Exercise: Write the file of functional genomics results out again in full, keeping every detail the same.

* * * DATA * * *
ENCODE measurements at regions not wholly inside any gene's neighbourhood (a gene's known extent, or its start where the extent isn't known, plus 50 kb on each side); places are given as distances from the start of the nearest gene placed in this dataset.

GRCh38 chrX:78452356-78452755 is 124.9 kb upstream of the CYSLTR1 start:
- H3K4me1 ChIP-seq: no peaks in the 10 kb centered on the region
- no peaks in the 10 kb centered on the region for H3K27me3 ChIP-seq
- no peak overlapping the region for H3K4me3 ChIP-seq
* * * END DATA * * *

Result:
ENCODE measurements at regions not wholly inside any gene's neighbourhood (a gene's known extent, or its start where the extent isn't known, plus 50 kb on each side); places are given as distances from the start of the nearest gene placed in this dataset.

GRCh38 chrX:78452356-78452755 is 124.9 kb upstream of the CYSLTR1 start:
- H3K4me1 ChIP-seq: no peaks in the 10 kb centered on the region
- no peaks in the 10 kb centered on the region for H3K27me3 ChIP-seq
- no peak overlapping the region for H3K4me3 ChIP-seq